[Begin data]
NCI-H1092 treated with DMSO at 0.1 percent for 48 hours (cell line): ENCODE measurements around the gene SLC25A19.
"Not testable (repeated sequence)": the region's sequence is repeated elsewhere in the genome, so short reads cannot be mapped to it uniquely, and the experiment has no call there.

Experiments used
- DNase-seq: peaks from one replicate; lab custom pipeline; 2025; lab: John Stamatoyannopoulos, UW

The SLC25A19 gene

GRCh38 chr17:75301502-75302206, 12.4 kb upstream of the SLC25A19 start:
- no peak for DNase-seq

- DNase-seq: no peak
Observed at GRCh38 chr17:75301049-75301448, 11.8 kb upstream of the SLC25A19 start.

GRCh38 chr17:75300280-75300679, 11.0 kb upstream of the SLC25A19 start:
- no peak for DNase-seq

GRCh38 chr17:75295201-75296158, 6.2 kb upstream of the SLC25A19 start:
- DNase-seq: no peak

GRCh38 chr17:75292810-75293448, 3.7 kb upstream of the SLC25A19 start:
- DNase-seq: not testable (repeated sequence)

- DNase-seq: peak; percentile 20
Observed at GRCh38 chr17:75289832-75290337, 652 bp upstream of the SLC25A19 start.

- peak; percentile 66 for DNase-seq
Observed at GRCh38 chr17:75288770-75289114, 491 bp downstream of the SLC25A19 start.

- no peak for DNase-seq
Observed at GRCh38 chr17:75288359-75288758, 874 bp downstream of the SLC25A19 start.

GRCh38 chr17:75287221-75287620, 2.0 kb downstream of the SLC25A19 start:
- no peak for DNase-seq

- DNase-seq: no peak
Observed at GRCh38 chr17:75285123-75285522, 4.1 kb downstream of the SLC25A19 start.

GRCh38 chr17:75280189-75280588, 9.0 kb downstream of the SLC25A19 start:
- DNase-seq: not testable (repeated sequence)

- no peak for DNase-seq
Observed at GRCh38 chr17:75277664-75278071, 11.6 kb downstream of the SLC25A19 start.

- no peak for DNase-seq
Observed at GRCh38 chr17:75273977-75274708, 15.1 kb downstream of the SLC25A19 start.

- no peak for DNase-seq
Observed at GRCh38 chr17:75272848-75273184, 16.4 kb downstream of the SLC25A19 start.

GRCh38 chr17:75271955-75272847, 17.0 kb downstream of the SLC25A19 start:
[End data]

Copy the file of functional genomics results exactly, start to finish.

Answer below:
NCI-H1092 treated with DMSO at 0.1 percent for 48 hours (cell line): ENCODE measurements around the gene SLC25A19.
"Not testable (repeated sequence)": the region's sequence is repeated elsewhere in the genome, so short reads cannot be mapped to it uniquely, and the experiment has no call there.

Experiments used
- DNase-seq: peaks from one replicate; lab custom pipeline; 2025; lab: John Stamatoyannopoulos, UW

The SLC25A19 gene

GRCh38 chr17:75301502-75302206, 12.4 kb upstream of the SLC25A19 start:
- no peak for DNase-seq

- DNase-seq: no peak
Observed at GRCh38 chr17:75301049-75301448, 11.8 kb upstream of the SLC25A19 start.

GRCh38 chr17:75300280-75300679, 11.0 kb upstream of the SLC25A19 start:
- no peak for DNase-seq

GRCh38 chr17:75295201-75296158, 6.2 kb upstream of the SLC25A19 start:
- DNase-seq: no peak

GRCh38 chr17:75292810-75293448, 3.7 kb upstream of the SLC25A19 start:
- DNase-seq: not testable (repeated sequence)

- DNase-seq: peak; percentile 20
Observed at GRCh38 chr17:75289832-75290337, 652 bp upstream of the SLC25A19 start.

- peak; percentile 66 for DNase-seq
Observed at GRCh38 chr17:75288770-75289114, 491 bp downstream of the SLC25A19 start.

- no peak for DNase-seq
Observed at GRCh38 chr17:75288359-75288758, 874 bp downstream of the SLC25A19 start.

GRCh38 chr17:75287221-75287620, 2.0 kb downstream of the SLC25A19 start:
- no peak for DNase-seq

- DNase-seq: no peak
Observed at GRCh38 chr17:75285123-75285522, 4.1 kb downstream of the SLC25A19 start.

GRCh38 chr17:75280189-75280588, 9.0 kb downstream of the SLC25A19 start:
- DNase-seq: not testable (repeated sequence)

- no peak for DNase-seq
Observed at GRCh38 chr17:75277664-75278071, 11.6 kb downstream of the SLC25A19 start.

- no peak for DNase-seq
Observed at GRCh38 chr17:75273977-75274708, 15.1 kb downstream of the SLC25A19 start.

- no peak for DNase-seq
Observed at GRCh38 chr17:75272848-75273184, 16.4 kb downstream of the SLC25A19 start.

GRCh38 chr17:75271955-75272847, 17.0 kb downstream of the SLC25A19 start: